You have not seen such a God well through us. And I tremble.
We have been given a tremendous trust. I believe you and your sisters are God’s great gift to us … and part of how we give you back, is our gift to Him.
You know … right now, God is in the process of healing our family. I wish it were overnight and with a blaze of light … but I think you know it too. God is doing good things in us and for us … and I believe that some of those questions that you ask now will be answered in ways that you have yet to see. Perhaps even in bigger ways than we might ever imagine. On the other hand, I want to make it my goal to talk with you about everything under the sun. It is a good thing to use your mind and you have a good one.
So if you will, let me pontificate a little. That means speaking like a dad – and just telling you the way things are. But I also mean for you to think with me and beside me.
I want to tell you where you came from and why you were made. I want to tell you what I’ve seen … and some of the things that baffle me. And I guess I want to protect you, even as you learn to become your own person.
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Kayla talk, Continued…
I see from a question on one of your school papers, that they are beginning to introduce you to the idea of evolution. At this point they don’t call it evolution*. They may not even address evolution as a specific idea until you are a tad older, but I see that someone is priming the pump.
And that both delights, and frightens me.
I am pleased to see that you are being exposed to “new” and creative ideas with great explanatory power. On the hand… I’m frightened -- because you are being exposed to new, and creative ideas with great explanatory power.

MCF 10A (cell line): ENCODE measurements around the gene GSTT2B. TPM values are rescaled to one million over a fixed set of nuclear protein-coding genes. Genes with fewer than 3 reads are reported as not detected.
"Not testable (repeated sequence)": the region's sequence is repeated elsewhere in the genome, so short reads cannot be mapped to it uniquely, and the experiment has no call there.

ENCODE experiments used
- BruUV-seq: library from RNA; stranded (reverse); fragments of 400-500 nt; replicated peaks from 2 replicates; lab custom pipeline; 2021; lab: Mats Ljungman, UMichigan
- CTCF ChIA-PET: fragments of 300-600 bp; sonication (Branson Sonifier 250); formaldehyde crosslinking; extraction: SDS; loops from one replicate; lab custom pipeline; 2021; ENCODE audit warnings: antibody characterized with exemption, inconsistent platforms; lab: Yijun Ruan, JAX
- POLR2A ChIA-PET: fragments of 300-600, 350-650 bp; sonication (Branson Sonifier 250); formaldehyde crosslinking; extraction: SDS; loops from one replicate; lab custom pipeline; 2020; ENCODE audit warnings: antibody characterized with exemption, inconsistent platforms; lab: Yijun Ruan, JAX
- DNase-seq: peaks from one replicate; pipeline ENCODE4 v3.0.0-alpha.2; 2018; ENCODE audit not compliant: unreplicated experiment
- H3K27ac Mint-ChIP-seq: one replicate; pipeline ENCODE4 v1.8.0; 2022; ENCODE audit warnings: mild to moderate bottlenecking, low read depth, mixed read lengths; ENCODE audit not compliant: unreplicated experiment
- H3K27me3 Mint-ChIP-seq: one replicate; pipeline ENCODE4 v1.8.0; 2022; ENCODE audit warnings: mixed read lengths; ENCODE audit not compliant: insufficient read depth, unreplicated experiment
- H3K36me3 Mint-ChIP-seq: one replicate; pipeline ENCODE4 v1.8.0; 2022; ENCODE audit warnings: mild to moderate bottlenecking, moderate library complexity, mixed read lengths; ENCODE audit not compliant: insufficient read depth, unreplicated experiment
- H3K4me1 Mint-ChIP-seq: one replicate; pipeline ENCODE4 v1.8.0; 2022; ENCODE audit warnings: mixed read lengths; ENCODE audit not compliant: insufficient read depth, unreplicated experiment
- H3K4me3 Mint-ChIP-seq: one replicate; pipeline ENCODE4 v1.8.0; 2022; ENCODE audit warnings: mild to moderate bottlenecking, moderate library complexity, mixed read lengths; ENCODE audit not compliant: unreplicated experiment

If what I just said sound contradictory --- it is, though I hope it will make more sense by the time we get through.
As is, the general theory of evolution has reached the status of the dominant view, and is assumed by many to be a means by which to explain our present existence. Even so, a lot of folks – including myself – approach it as an over-reaching theory. We live in Arkansas, not far from the third hole in the belt, and the intellectual capitol of the universe. (Not really) …But really, evolution still hasn’t made favored-nation status around here. So its proponents don’t argue it too loud at this point. But they will, and in ways you won’t see. And soon, if you think only by osmosis, you will find that you * believe in evolution for no other reason than it seems the thing to believe.
There are, however, good reasons to question the idea of evolution as a system. Maybe not everything in the evolutionary model, but certainly the evolutionary framework as it seeks to explain the transformation of particles to people.
There are books that say the things I’d tell you with far more detail and information than I can give you here. But then it wouldn’t be your dad talking. Besides, a lot of books about all kinds of things don’t really start at the start of an idea. I hear a lot of discussion in the popular press about primate evolution … but very little about plant evolution, and even less about the “evolution” of light. . So let’s go a little farther down the tree, and think about what evolution entails, from the roots up.
Note: In subsequent review of literature by evolutionists, I have encountered several different definitions of evolution. The writers of Origins-talk argue that what I have often called evolution (a method whereby non life is transformed into life, and simple life forms into ever more complex forms) is NOT evolution-but rather, a potential ramification of applied evolution. These same authors state that the Big Bang theory is a Cosmological argument, and not an evolutionary argument. According to xx a good definition